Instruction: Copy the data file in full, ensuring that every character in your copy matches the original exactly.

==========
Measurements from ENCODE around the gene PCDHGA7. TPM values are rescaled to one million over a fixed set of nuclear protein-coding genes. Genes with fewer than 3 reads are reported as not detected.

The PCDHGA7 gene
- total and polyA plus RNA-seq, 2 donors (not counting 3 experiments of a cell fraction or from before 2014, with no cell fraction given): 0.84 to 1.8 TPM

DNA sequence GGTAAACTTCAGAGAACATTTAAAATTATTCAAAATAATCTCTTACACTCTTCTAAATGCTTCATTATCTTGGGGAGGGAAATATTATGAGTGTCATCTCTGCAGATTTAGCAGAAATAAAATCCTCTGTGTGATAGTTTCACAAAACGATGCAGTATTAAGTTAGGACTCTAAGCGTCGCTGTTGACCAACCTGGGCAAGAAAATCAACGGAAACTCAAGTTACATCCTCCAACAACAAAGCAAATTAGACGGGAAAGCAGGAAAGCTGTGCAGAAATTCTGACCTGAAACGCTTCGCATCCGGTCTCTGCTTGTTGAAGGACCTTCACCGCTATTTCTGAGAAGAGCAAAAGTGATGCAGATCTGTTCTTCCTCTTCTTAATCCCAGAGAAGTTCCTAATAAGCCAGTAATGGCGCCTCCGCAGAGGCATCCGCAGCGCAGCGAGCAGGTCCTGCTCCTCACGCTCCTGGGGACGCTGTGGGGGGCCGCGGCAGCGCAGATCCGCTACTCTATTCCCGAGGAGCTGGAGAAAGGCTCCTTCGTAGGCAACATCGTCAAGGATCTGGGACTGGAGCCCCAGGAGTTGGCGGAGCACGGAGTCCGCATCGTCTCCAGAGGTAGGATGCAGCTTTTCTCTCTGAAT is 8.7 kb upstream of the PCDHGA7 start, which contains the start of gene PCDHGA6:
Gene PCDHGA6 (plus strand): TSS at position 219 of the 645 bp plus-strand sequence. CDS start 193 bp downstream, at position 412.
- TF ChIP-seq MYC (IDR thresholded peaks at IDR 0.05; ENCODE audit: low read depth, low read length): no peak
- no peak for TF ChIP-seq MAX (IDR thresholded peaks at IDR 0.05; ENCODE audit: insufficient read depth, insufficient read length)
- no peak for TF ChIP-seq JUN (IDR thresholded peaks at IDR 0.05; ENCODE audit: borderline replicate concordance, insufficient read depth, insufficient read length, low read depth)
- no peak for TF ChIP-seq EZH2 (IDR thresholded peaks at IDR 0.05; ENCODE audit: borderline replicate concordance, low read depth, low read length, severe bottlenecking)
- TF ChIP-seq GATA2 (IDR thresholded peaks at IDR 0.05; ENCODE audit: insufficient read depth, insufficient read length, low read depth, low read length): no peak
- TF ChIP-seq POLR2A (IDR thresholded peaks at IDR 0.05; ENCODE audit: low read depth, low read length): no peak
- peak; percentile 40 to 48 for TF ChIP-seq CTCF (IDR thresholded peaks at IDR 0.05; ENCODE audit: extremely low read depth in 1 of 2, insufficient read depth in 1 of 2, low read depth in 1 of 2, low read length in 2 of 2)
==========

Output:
Measurements from ENCODE around the gene PCDHGA7. TPM values are rescaled to one million over a fixed set of nuclear protein-coding genes. Genes with fewer than 3 reads are reported as not detected.

The PCDHGA7 gene
- total and polyA plus RNA-seq, 2 donors (not counting 3 experiments of a cell fraction or from before 2014, with no cell fraction given): 0.84 to 1.8 TPM

DNA sequence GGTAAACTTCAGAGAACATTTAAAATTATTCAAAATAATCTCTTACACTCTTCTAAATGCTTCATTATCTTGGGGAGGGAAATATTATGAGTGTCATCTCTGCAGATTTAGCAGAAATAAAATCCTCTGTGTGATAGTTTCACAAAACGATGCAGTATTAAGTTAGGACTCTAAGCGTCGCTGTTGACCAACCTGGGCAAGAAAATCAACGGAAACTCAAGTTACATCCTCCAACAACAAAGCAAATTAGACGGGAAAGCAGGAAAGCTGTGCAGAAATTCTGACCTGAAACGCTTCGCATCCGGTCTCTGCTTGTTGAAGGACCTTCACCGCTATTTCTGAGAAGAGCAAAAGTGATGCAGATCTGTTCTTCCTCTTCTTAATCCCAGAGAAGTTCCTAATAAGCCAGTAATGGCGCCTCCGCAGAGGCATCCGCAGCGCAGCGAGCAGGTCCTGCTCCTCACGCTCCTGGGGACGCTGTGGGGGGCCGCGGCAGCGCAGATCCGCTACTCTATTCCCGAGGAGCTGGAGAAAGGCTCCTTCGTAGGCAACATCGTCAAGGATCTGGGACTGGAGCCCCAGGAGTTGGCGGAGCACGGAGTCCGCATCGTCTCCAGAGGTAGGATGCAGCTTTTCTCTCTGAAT is 8.7 kb upstream of the PCDHGA7 start, which contains the start of gene PCDHGA6:
Gene PCDHGA6 (plus strand): TSS at position 219 of the 645 bp plus-strand sequence. CDS start 193 bp downstream, at position 412.
- TF ChIP-seq MYC (IDR thresholded peaks at IDR 0.05; ENCODE audit: low read depth, low read length): no peak
- no peak for TF ChIP-seq MAX (IDR thresholded peaks at IDR 0.05; ENCODE audit: insufficient read depth, insufficient read length)
- no peak for TF ChIP-seq JUN (IDR thresholded peaks at IDR 0.05; ENCODE audit: borderline replicate concordance, insufficient read depth, insufficient read length, low read depth)
- no peak for TF ChIP-seq EZH2 (IDR thresholded peaks at IDR 0.05; ENCODE audit: borderline replicate concordance, low read depth, low read length, severe bottlenecking)
- TF ChIP-seq GATA2 (IDR thresholded peaks at IDR 0.05; ENCODE audit: insufficient read depth, insufficient read length, low read depth, low read length): no peak
- TF ChIP-seq POLR2A (IDR thresholded peaks at IDR 0.05; ENCODE audit: low read depth, low read length): no peak
- peak; percentile 40 to 48 for TF ChIP-seq CTCF (IDR thresholded peaks at IDR 0.05; ENCODE audit: extremely low read depth in 1 of 2, insufficient read depth in 1 of 2, low read depth in 1 of 2, low read length in 2 of 2)